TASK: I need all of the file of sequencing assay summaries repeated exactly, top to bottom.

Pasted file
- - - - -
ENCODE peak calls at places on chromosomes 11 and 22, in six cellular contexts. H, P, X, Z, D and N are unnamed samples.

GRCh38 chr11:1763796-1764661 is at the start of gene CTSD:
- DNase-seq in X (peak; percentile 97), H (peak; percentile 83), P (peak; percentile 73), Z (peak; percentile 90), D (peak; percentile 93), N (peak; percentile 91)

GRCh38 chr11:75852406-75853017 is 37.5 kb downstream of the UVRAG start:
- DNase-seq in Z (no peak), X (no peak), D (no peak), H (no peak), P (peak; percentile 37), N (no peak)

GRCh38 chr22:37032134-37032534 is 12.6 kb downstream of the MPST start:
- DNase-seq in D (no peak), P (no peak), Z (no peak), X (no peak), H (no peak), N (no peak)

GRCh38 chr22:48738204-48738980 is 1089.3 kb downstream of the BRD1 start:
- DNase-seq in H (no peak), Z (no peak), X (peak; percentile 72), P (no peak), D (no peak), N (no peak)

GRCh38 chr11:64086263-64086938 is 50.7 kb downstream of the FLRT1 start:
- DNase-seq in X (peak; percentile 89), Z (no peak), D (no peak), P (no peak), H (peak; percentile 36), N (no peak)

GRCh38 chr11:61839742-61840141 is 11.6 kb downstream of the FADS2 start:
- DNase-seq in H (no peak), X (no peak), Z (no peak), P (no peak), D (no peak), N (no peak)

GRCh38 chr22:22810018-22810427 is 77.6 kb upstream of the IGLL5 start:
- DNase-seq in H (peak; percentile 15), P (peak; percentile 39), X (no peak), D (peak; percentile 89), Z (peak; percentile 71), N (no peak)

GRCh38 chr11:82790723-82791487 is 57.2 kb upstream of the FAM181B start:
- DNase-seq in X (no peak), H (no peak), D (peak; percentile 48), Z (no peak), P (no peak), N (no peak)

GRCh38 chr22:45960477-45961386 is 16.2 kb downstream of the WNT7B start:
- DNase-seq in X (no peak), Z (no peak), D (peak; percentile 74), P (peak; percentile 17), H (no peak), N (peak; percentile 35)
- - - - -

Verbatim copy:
ENCODE peak calls at places on chromosomes 11 and 22, in six cellular contexts. H, P, X, Z, D and N are unnamed samples.

GRCh38 chr11:1763796-1764661 is at the start of gene CTSD:
- DNase-seq in X (peak; percentile 97), H (peak; percentile 83), P (peak; percentile 73), Z (peak; percentile 90), D (peak; percentile 93), N (peak; percentile 91)

GRCh38 chr11:75852406-75853017 is 37.5 kb downstream of the UVRAG start:
- DNase-seq in Z (no peak), X (no peak), D (no peak), H (no peak), P (peak; percentile 37), N (no peak)

GRCh38 chr22:37032134-37032534 is 12.6 kb downstream of the MPST start:
- DNase-seq in D (no peak), P (no peak), Z (no peak), X (no peak), H (no peak), N (no peak)

GRCh38 chr22:48738204-48738980 is 1089.3 kb downstream of the BRD1 start:
- DNase-seq in H (no peak), Z (no peak), X (peak; percentile 72), P (no peak), D (no peak), N (no peak)

GRCh38 chr11:64086263-64086938 is 50.7 kb downstream of the FLRT1 start:
- DNase-seq in X (peak; percentile 89), Z (no peak), D (no peak), P (no peak), H (peak; percentile 36), N (no peak)

GRCh38 chr11:61839742-61840141 is 11.6 kb downstream of the FADS2 start:
- DNase-seq in H (no peak), X (no peak), Z (no peak), P (no peak), D (no peak), N (no peak)

GRCh38 chr22:22810018-22810427 is 77.6 kb upstream of the IGLL5 start:
- DNase-seq in H (peak; percentile 15), P (peak; percentile 39), X (no peak), D (peak; percentile 89), Z (peak; percentile 71), N (no peak)

GRCh38 chr11:82790723-82791487 is 57.2 kb upstream of the FAM181B start:
- DNase-seq in X (no peak), H (no peak), D (peak; percentile 48), Z (no peak), P (no peak), N (no peak)

GRCh38 chr22:45960477-45961386 is 16.2 kb downstream of the WNT7B start:
- DNase-seq in X (no peak), Z (no peak), D (peak; percentile 74), P (peak; percentile 17), H (no peak), N (peak; percentile 35)